Fumbling Toward Forgiveness
- By Jessica Schaffer
The ancient Hawaiians believed that each individual is born with a beautiful, golden bowl of light inside. This bowl glows brightly, reflecting the love that is one’s core essence.
Then we grow up and encounter challenges along the way. We make mistakes. We suffer. And gradually our bowls fill up with stones. Pretty soon, there are so many stones inside our bowls that we can no longer see their radiant, golden glow.
In teaching the children, the elders hold up a bowl heaped with stones and ask the young ones what a person can do to resolve this dilemma. One by one and without hesitation, each child cries out, “Turn over the bowl. Dump out the stones!” Then the elders smile, lift the bowl overhead and slowly turn it over. As the stones tumble to the ground they say, “That is forgiveness.”
How many times has life filled your bowl with stones? Are there ways in which you can challenge yourself to turn the bowl over and release its contents? Or are you attached to the precious stones that rest inside the bowl? There are no answers. There is no judgment. There is only a budding awareness of where you are ready to let go and where you are not.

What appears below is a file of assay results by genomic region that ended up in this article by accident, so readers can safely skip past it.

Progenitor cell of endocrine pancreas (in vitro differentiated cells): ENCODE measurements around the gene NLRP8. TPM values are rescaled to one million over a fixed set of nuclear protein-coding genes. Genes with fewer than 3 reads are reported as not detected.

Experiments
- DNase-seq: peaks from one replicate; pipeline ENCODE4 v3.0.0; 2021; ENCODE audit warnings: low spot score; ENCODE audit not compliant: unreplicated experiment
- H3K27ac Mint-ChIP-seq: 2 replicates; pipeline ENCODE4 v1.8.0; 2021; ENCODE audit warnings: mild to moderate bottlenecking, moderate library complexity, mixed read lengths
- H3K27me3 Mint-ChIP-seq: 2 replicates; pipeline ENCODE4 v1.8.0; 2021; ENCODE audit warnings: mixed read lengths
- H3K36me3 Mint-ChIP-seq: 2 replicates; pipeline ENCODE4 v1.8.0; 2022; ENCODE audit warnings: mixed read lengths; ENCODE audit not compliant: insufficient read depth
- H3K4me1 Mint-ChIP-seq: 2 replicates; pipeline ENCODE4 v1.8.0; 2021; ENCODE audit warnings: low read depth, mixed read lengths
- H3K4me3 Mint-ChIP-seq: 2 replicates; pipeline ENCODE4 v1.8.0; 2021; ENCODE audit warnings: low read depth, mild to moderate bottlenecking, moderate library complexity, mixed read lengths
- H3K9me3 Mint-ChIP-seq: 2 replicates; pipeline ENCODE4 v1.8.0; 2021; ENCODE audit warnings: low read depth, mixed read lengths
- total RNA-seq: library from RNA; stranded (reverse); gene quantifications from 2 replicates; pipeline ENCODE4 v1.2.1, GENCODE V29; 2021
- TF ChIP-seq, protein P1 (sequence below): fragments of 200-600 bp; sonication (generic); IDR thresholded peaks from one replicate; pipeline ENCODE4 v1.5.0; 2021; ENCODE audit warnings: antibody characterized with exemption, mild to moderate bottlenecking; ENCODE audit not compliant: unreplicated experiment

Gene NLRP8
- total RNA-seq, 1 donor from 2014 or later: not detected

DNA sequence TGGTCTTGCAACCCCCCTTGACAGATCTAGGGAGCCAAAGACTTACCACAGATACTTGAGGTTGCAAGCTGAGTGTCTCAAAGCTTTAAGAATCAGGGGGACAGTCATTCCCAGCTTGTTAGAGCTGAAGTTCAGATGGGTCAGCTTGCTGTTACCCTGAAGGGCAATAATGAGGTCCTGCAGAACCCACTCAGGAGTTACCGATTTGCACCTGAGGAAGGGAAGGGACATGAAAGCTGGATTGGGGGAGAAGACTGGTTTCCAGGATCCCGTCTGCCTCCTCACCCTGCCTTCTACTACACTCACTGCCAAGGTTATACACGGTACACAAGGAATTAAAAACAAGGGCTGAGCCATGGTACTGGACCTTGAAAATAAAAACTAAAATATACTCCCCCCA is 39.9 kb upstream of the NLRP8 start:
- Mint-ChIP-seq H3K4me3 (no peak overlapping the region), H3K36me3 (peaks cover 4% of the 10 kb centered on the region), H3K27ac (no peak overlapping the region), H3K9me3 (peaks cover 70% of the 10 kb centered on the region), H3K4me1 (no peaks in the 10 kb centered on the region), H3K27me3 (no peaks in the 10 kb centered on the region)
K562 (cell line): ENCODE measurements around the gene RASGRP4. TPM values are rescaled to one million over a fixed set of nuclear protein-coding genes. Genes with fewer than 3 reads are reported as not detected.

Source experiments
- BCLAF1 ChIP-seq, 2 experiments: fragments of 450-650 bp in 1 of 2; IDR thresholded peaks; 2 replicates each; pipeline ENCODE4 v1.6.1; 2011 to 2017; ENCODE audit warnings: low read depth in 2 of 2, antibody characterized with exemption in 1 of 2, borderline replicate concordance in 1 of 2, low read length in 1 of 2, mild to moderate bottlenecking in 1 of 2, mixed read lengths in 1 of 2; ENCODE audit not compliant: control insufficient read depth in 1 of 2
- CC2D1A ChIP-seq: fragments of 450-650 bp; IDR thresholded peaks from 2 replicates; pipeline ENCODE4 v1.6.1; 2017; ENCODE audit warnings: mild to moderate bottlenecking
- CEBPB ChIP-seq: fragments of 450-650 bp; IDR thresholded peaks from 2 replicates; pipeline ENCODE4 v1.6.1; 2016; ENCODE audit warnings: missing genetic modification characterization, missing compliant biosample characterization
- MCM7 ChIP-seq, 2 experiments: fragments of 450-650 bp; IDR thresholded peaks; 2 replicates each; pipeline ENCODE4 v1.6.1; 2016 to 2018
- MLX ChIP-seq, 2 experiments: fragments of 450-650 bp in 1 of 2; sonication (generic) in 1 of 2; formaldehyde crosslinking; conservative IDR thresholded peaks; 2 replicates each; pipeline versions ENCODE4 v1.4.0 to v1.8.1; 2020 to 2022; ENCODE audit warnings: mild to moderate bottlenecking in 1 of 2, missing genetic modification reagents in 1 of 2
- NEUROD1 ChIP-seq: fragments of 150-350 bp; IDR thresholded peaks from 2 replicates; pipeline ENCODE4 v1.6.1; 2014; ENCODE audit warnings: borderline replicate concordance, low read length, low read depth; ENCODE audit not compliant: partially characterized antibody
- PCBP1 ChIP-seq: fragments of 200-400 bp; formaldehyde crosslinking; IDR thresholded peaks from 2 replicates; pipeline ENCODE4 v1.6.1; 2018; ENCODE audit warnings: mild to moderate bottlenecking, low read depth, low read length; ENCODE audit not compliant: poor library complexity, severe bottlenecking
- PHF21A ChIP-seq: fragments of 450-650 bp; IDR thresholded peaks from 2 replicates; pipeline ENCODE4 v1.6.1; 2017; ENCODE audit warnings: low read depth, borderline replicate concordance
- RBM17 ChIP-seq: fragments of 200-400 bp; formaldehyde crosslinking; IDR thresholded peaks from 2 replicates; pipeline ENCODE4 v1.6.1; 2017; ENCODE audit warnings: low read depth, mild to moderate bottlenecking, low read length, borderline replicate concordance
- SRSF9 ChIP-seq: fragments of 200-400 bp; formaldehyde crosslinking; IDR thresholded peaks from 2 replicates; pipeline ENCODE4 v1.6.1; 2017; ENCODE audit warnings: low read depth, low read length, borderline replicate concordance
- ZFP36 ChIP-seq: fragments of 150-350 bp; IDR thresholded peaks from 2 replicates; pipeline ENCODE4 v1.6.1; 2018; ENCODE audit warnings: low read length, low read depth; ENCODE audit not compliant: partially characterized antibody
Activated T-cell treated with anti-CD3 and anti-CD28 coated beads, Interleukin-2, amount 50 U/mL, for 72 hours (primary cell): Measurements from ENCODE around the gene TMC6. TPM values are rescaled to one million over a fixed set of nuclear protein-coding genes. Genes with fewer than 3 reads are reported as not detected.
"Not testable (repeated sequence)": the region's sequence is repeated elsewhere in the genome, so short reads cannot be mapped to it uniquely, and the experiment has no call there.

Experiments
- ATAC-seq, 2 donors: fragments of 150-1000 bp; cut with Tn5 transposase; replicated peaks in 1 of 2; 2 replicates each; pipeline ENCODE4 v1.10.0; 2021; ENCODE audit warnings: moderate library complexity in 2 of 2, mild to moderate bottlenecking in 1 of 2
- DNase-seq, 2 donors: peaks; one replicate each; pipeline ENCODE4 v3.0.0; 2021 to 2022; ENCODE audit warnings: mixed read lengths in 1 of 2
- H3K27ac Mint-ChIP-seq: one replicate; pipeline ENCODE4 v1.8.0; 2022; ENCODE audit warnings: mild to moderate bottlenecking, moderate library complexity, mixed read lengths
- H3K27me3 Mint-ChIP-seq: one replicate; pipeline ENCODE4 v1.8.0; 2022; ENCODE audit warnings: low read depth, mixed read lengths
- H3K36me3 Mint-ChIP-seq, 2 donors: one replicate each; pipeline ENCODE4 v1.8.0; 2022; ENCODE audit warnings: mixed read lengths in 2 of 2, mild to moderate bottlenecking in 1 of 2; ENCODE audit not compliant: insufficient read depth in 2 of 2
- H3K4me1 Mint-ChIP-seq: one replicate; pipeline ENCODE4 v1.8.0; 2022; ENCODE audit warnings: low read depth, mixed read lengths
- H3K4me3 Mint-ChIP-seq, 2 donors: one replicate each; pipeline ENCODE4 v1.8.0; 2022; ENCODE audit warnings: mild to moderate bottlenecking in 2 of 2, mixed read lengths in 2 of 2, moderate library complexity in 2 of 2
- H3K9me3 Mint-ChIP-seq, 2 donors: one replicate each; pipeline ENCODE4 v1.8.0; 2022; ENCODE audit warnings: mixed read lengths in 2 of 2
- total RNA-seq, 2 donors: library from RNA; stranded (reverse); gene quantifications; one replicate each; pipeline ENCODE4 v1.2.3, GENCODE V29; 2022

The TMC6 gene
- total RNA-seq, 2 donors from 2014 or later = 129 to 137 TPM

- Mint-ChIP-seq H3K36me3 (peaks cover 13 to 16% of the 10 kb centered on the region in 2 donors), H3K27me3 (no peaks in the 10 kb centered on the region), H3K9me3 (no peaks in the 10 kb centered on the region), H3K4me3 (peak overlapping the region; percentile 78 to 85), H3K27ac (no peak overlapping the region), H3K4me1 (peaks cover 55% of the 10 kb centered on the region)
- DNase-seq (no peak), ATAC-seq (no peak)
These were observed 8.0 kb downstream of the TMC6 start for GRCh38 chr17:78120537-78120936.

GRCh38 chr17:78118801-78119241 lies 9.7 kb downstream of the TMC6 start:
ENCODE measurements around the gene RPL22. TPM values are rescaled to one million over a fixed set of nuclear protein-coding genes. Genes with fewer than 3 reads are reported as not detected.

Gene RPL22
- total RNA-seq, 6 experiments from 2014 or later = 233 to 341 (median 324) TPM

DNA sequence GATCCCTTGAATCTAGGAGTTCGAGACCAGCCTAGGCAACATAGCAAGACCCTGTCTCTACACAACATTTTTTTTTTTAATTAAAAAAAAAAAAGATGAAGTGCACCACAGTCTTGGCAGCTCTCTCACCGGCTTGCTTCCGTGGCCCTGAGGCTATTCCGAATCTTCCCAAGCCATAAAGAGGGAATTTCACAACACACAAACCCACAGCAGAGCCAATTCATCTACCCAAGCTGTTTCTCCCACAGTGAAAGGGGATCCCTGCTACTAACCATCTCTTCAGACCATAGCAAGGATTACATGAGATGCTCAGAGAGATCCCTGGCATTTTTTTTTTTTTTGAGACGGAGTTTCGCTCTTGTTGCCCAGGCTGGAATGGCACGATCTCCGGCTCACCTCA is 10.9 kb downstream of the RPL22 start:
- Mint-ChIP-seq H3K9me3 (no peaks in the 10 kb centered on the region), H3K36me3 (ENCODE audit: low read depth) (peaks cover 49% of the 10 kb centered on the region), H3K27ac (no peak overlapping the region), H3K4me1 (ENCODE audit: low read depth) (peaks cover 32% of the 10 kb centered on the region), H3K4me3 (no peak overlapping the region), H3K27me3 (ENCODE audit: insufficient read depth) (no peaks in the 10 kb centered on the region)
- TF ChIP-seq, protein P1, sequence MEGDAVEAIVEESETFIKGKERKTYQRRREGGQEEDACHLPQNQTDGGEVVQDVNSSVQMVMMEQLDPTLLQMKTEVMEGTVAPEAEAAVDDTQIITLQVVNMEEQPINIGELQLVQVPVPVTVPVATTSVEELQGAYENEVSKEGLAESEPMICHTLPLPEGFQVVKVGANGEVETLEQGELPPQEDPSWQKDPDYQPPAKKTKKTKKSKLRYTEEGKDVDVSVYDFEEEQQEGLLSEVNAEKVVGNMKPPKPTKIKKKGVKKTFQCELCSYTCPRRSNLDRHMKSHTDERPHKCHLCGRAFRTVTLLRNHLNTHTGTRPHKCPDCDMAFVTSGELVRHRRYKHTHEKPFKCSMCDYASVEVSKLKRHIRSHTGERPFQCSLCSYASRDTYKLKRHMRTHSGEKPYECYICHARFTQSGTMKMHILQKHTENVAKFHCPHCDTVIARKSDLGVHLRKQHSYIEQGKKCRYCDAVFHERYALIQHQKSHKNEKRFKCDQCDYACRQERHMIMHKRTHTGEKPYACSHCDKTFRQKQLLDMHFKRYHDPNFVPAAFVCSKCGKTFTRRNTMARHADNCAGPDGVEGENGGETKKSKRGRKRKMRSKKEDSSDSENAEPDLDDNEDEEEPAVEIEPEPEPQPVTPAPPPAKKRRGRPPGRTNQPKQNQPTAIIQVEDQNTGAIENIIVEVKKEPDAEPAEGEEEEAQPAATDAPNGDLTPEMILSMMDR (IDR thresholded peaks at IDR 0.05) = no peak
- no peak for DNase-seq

Sometime forgiveness happens in one swift and fluid motion as if turning the bowl over. Yet more often it is a practice that unfolds over time. We falter and fumble our way towards forgiveness. But if we are able to look honestly at our stones, even explore them with curiosity, we do ourselves a great service. Because one day when we have admired and studied those stones long enough, we just may be ready to let them go…